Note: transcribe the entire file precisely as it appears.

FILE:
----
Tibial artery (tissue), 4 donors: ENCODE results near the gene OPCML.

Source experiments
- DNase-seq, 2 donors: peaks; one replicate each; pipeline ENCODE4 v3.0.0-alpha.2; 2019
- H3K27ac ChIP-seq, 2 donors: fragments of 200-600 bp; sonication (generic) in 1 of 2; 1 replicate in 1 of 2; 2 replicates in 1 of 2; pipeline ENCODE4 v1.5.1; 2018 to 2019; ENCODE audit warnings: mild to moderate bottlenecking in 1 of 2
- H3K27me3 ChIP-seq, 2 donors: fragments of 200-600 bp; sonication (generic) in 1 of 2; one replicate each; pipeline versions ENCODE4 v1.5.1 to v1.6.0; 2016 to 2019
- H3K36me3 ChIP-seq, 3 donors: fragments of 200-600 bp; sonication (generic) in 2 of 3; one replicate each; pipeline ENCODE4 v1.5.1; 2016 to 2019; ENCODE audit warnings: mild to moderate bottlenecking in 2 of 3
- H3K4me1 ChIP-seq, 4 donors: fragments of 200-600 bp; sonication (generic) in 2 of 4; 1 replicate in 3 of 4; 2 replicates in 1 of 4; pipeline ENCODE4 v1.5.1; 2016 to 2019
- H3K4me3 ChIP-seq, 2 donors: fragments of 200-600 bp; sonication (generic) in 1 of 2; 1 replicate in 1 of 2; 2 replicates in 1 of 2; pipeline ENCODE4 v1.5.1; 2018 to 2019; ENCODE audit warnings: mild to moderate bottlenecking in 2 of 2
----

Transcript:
Tibial artery (tissue), 4 donors: ENCODE results near the gene OPCML.

Source experiments
- DNase-seq, 2 donors: peaks; one replicate each; pipeline ENCODE4 v3.0.0-alpha.2; 2019
- H3K27ac ChIP-seq, 2 donors: fragments of 200-600 bp; sonication (generic) in 1 of 2; 1 replicate in 1 of 2; 2 replicates in 1 of 2; pipeline ENCODE4 v1.5.1; 2018 to 2019; ENCODE audit warnings: mild to moderate bottlenecking in 1 of 2
- H3K27me3 ChIP-seq, 2 donors: fragments of 200-600 bp; sonication (generic) in 1 of 2; one replicate each; pipeline versions ENCODE4 v1.5.1 to v1.6.0; 2016 to 2019
- H3K36me3 ChIP-seq, 3 donors: fragments of 200-600 bp; sonication (generic) in 2 of 3; one replicate each; pipeline ENCODE4 v1.5.1; 2016 to 2019; ENCODE audit warnings: mild to moderate bottlenecking in 2 of 3
- H3K4me1 ChIP-seq, 4 donors: fragments of 200-600 bp; sonication (generic) in 2 of 4; 1 replicate in 3 of 4; 2 replicates in 1 of 4; pipeline ENCODE4 v1.5.1; 2016 to 2019
- H3K4me3 ChIP-seq, 2 donors: fragments of 200-600 bp; sonication (generic) in 1 of 2; 1 replicate in 1 of 2; 2 replicates in 1 of 2; pipeline ENCODE4 v1.5.1; 2018 to 2019; ENCODE audit warnings: mild to moderate bottlenecking in 2 of 2